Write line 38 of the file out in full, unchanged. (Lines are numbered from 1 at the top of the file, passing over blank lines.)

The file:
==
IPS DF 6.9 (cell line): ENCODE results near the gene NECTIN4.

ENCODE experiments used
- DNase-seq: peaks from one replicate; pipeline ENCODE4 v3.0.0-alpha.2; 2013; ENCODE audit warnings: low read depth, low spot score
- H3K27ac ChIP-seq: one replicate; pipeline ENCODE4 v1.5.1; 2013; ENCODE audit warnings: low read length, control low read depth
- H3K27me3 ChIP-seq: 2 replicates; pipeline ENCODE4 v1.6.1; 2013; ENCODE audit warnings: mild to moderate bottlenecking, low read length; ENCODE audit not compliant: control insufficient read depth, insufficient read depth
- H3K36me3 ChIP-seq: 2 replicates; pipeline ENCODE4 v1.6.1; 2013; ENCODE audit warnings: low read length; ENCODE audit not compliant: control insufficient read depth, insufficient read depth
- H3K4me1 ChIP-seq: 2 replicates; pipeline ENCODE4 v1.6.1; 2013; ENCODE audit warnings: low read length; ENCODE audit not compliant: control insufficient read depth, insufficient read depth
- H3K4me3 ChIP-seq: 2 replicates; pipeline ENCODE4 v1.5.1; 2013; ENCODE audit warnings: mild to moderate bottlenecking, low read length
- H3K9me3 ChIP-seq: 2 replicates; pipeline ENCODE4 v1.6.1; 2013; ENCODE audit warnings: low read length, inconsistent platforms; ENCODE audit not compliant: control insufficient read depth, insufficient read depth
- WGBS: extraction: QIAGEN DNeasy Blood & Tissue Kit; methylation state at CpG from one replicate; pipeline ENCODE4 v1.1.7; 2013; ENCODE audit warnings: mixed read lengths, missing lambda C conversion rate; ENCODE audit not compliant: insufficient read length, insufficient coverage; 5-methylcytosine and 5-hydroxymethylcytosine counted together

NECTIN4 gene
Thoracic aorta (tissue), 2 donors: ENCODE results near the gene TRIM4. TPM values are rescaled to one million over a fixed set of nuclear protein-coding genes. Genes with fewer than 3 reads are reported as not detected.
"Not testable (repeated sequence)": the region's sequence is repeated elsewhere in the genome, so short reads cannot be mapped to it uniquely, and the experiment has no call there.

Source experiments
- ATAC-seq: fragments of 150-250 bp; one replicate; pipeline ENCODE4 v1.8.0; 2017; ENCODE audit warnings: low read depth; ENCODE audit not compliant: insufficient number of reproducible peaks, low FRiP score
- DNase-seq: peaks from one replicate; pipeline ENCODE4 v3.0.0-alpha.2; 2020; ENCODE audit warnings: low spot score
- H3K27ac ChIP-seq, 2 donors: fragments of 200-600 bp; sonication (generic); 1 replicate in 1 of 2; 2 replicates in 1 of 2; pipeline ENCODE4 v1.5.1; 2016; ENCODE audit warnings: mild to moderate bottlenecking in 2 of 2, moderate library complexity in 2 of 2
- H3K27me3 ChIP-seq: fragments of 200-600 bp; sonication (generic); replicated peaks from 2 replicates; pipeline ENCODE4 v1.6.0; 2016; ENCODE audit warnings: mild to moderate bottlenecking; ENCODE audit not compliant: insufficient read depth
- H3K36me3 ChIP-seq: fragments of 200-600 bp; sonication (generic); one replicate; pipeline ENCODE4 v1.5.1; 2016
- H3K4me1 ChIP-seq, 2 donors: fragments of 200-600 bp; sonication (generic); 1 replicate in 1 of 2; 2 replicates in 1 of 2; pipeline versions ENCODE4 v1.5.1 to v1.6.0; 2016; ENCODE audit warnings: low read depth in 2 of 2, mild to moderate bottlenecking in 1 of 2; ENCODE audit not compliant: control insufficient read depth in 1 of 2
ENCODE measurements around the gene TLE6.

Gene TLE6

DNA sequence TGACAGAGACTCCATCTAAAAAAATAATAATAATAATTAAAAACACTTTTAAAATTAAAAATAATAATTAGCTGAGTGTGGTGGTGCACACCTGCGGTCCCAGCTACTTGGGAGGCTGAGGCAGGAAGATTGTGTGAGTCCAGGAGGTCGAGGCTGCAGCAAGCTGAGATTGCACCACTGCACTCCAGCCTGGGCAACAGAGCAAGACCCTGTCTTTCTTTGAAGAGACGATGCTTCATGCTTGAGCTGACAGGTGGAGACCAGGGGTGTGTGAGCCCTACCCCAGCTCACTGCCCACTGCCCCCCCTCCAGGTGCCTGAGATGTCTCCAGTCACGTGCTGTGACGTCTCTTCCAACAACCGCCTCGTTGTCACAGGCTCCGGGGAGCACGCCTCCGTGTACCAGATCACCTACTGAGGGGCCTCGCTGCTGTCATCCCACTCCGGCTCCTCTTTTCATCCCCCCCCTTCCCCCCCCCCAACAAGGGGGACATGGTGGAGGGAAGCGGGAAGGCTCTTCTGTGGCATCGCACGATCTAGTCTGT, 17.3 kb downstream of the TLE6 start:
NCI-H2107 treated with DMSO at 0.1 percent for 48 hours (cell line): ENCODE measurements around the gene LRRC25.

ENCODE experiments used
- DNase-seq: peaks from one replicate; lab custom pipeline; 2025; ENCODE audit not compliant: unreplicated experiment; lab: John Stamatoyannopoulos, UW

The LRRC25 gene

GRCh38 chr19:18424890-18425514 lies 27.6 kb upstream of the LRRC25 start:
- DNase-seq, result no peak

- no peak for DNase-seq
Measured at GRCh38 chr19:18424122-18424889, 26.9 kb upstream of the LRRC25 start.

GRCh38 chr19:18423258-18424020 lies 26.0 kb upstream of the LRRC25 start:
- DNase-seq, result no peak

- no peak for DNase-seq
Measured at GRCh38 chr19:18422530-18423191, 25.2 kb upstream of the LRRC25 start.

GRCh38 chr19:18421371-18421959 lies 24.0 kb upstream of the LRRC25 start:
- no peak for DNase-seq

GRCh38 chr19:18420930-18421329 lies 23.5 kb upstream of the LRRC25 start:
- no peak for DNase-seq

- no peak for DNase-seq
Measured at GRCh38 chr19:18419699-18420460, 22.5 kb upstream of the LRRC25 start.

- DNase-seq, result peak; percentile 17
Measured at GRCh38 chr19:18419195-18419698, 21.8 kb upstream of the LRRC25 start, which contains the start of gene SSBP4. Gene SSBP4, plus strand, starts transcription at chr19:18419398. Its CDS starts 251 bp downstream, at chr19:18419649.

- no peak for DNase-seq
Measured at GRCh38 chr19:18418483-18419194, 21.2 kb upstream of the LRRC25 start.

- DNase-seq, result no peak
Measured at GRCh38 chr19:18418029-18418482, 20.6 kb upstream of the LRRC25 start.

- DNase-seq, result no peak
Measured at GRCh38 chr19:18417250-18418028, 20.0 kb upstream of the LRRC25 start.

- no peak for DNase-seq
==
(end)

GRCh38 chr19:18420930-18421329 lies 23.5 kb upstream of the LRRC25 start: